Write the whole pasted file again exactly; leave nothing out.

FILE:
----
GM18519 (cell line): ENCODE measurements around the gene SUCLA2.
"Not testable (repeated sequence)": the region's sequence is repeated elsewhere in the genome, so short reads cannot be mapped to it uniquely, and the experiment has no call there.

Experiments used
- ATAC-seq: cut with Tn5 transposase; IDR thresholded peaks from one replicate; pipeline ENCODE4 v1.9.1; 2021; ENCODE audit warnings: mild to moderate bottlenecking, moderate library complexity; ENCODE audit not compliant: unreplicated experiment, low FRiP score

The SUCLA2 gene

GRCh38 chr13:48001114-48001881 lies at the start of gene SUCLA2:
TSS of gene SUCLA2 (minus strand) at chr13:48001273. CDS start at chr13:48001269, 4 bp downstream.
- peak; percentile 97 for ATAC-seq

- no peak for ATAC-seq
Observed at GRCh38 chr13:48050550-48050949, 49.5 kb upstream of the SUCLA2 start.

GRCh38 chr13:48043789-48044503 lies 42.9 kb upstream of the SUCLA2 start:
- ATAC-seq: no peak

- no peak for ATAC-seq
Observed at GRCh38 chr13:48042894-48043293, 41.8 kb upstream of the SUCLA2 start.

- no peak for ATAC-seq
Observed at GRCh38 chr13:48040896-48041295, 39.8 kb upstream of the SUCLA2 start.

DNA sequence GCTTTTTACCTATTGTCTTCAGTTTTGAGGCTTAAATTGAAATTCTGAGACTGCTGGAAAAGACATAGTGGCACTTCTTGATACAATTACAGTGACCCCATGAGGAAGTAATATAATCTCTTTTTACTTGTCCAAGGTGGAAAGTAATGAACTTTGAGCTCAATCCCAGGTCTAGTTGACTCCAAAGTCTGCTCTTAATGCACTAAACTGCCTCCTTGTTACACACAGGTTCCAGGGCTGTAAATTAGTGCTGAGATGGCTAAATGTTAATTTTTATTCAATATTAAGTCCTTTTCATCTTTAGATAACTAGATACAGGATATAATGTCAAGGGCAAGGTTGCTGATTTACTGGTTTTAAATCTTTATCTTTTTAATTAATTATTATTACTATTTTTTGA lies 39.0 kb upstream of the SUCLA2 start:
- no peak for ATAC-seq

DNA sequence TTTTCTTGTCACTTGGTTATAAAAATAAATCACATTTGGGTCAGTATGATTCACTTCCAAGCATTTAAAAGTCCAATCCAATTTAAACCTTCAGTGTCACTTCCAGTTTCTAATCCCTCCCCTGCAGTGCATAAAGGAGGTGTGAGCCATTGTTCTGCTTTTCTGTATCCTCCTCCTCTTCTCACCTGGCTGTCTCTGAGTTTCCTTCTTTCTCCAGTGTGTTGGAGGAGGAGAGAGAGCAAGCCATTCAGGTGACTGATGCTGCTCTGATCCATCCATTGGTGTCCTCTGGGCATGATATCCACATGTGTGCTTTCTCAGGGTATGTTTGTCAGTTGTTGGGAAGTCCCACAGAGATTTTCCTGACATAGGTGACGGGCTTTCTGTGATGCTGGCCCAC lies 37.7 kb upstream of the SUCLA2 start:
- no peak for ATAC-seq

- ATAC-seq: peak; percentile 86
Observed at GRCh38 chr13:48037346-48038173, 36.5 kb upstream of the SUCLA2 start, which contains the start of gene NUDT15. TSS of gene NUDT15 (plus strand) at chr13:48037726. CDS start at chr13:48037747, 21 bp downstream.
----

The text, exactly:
GM18519 (cell line): ENCODE measurements around the gene SUCLA2.
"Not testable (repeated sequence)": the region's sequence is repeated elsewhere in the genome, so short reads cannot be mapped to it uniquely, and the experiment has no call there.

Experiments used
- ATAC-seq: cut with Tn5 transposase; IDR thresholded peaks from one replicate; pipeline ENCODE4 v1.9.1; 2021; ENCODE audit warnings: mild to moderate bottlenecking, moderate library complexity; ENCODE audit not compliant: unreplicated experiment, low FRiP score

The SUCLA2 gene

GRCh38 chr13:48001114-48001881 lies at the start of gene SUCLA2:
TSS of gene SUCLA2 (minus strand) at chr13:48001273. CDS start at chr13:48001269, 4 bp downstream.
- peak; percentile 97 for ATAC-seq

- no peak for ATAC-seq
Observed at GRCh38 chr13:48050550-48050949, 49.5 kb upstream of the SUCLA2 start.

GRCh38 chr13:48043789-48044503 lies 42.9 kb upstream of the SUCLA2 start:
- ATAC-seq: no peak

- no peak for ATAC-seq
Observed at GRCh38 chr13:48042894-48043293, 41.8 kb upstream of the SUCLA2 start.

- no peak for ATAC-seq
Observed at GRCh38 chr13:48040896-48041295, 39.8 kb upstream of the SUCLA2 start.

DNA sequence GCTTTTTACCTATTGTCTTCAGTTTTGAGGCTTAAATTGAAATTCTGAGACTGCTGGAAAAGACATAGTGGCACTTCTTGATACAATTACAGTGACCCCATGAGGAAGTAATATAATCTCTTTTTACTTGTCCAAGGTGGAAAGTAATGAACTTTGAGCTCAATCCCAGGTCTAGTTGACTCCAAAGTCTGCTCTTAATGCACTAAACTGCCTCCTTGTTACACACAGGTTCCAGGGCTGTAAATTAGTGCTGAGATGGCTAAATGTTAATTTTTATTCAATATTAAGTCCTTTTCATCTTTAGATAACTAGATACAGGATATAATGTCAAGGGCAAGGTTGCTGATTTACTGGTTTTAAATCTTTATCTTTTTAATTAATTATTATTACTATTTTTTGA lies 39.0 kb upstream of the SUCLA2 start:
- no peak for ATAC-seq

DNA sequence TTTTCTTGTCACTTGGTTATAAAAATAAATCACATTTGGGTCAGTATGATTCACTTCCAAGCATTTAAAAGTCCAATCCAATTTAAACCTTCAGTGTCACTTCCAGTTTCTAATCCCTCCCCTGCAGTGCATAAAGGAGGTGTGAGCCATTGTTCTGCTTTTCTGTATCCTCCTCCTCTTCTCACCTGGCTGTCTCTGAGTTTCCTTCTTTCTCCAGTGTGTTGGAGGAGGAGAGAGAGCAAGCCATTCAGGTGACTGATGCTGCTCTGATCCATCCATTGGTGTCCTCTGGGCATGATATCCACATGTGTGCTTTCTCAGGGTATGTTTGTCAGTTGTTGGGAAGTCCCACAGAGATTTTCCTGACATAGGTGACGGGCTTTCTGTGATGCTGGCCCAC lies 37.7 kb upstream of the SUCLA2 start:
- no peak for ATAC-seq

- ATAC-seq: peak; percentile 86
Observed at GRCh38 chr13:48037346-48038173, 36.5 kb upstream of the SUCLA2 start, which contains the start of gene NUDT15. TSS of gene NUDT15 (plus strand) at chr13:48037726. CDS start at chr13:48037747, 21 bp downstream.